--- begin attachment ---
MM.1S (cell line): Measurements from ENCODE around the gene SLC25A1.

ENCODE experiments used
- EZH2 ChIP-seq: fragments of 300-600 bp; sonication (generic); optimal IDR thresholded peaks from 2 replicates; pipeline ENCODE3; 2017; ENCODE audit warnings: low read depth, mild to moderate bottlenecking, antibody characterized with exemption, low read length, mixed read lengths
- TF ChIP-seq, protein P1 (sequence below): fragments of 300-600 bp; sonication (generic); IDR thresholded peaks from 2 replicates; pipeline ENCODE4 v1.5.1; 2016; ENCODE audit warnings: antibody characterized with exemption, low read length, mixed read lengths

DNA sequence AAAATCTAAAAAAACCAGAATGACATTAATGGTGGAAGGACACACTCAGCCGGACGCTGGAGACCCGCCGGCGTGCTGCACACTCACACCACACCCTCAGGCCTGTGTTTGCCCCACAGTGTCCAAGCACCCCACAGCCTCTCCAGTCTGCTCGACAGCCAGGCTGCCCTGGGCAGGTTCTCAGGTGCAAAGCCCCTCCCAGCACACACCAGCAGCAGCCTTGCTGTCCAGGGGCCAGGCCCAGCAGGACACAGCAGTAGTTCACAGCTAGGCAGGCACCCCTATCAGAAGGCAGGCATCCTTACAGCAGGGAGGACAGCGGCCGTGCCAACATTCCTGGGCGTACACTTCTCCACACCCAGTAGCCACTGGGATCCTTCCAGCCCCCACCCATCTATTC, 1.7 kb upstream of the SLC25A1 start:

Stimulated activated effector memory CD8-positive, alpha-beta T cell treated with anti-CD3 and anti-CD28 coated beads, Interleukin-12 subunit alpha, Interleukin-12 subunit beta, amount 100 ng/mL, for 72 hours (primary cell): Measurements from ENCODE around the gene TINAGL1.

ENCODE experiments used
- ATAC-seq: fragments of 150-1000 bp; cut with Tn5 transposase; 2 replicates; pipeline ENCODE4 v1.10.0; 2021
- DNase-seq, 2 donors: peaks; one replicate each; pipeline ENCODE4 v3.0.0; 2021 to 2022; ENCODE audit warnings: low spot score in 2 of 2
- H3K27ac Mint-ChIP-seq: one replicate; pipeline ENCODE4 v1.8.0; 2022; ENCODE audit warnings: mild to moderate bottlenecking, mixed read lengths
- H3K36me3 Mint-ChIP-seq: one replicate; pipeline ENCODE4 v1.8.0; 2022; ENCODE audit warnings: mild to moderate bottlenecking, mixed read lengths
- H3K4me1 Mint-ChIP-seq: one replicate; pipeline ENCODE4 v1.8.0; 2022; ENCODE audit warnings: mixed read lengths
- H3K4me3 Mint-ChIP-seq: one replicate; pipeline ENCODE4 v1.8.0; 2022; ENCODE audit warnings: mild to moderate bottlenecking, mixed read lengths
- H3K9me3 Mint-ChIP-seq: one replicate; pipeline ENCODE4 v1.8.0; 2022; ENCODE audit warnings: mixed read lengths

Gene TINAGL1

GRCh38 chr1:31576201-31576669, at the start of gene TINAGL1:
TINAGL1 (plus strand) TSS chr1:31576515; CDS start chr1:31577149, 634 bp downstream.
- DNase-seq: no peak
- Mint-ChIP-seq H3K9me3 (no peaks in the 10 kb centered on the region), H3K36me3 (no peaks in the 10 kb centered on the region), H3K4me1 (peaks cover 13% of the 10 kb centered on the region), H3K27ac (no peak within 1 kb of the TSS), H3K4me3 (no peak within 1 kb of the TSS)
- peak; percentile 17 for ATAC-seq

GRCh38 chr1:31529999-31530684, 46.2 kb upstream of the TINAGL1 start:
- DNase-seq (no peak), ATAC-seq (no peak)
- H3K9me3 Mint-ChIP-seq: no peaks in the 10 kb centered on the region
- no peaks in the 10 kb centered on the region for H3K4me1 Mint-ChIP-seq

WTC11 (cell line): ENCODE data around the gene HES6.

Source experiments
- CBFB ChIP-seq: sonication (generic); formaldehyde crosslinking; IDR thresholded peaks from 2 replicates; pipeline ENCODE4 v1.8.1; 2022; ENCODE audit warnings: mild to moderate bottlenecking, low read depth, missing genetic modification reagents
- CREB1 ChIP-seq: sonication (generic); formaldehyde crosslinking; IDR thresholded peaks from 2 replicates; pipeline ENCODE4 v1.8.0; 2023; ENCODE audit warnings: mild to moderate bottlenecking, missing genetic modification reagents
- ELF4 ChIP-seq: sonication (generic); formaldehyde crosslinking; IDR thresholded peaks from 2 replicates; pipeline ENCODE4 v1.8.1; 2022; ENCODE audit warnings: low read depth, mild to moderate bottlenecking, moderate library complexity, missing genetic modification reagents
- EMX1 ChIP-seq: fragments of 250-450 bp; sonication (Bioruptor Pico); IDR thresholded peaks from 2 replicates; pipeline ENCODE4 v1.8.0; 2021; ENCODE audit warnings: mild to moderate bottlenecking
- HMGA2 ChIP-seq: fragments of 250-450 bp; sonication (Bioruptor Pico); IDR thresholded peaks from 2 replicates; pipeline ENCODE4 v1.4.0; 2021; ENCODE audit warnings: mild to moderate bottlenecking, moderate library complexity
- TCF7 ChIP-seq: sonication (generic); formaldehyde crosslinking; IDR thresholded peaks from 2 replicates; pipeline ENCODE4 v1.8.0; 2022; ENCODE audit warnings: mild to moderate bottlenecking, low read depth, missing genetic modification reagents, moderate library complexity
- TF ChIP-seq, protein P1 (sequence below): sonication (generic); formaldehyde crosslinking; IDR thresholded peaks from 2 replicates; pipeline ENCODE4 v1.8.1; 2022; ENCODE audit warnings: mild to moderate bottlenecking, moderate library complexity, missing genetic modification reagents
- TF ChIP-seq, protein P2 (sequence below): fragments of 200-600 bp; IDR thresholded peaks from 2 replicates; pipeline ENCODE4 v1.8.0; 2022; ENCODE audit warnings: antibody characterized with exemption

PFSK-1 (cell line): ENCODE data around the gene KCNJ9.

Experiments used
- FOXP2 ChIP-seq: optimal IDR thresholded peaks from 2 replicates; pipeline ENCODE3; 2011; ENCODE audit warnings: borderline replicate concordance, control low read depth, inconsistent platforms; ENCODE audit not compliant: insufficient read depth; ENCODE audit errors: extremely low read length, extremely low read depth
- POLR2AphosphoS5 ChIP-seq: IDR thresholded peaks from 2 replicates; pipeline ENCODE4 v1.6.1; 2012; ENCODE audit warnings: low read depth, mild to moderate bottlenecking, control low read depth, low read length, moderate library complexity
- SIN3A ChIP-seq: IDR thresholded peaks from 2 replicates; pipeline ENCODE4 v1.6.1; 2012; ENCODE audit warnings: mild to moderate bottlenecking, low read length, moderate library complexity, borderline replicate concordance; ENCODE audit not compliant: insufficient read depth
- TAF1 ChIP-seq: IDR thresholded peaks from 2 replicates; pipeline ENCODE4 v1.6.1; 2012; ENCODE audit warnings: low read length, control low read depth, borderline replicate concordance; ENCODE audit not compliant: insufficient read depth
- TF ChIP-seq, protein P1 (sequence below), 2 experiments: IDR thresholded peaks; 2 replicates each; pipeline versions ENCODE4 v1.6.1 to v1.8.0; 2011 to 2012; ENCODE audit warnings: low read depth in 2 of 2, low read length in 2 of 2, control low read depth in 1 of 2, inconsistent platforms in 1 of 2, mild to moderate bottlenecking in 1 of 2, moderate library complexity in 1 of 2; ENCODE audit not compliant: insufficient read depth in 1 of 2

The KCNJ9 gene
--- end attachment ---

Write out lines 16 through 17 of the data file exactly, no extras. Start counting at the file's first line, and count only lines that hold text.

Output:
GRCh38 chr1:31576201-31576669, at the start of gene TINAGL1:
TINAGL1 (plus strand) TSS chr1:31576515; CDS start chr1:31577149, 634 bp downstream.